Many of my daughter’s little friends now have younger siblings, 1 or 2 years old. My daughter wants a sibling, she tells me so regularly. She loves to play with her baby dolls, I watch her as she watches other kids play with their siblings and I feel like shit doing it. I feel like the worst Mum in the world. Feeling like shit becomes the default emotion of a parent I have since learned. Child last to get picked up from Daycare? Feel like shit. Child’s speech not developing at the expected rate? Feel like shit. Child asks for a sibling you aren’t able to give them? Better believe I feel like shit about that.

I could physically have a child, and I feel very lucky for that. I am very sorry for the people who desperately want children and are unable to conceive them. My heart breaks for those people in fact. When my GP was advising me about my declining fertility that was coming from a good place. I wasn’t offended, although given the context I was a little surprised. But society expects multiple children. Bring 2 or 3 children into the world and nobody will question your decision. Claim that you only want a single child and you will be asked to explain that decision again and again. The only child confessional has become a genre in and of itself. So this is my contribution to the genre. It isn’t an easy decision, and I am not always even comfortable with having made it, but it is the only one I am able to make.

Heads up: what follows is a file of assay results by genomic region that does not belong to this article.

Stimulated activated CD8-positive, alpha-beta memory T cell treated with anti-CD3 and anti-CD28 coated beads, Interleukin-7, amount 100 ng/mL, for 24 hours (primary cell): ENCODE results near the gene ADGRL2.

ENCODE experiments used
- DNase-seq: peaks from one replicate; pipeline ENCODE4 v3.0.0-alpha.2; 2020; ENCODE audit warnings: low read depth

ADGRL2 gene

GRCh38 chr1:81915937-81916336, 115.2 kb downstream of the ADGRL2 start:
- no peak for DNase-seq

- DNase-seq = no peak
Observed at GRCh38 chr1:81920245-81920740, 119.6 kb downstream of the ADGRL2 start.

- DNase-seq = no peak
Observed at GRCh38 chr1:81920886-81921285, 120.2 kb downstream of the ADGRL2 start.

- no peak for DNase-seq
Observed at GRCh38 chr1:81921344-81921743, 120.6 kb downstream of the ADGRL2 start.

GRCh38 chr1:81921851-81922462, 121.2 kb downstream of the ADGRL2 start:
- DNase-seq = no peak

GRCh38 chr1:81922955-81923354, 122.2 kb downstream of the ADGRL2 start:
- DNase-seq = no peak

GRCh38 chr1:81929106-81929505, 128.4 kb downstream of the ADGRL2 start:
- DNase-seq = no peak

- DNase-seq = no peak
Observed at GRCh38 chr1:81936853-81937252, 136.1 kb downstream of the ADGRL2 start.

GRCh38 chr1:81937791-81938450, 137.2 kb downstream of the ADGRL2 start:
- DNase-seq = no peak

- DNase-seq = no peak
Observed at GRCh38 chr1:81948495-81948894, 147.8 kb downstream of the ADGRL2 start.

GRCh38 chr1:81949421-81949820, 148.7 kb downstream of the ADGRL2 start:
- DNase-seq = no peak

People say it could be different next time, that I don’t know. Maybe they’re right, it’s impossible to say. But all I know is that I have joy in my life right now. I am working, and planning for the future. Ms 4 and I have so much fun together, and she is the funniest person I have ever met (she calls spaghetti “twosghetti” and speed limits “speed lemons”. That is ADORABLE). I am sorry that my child doesn’t have a sibling to play with, but if her options are a sibling, or a desperately ill mother, then I know what she would choose. I am choosing to be the mother to an only child, and if that makes me selfish then so be it.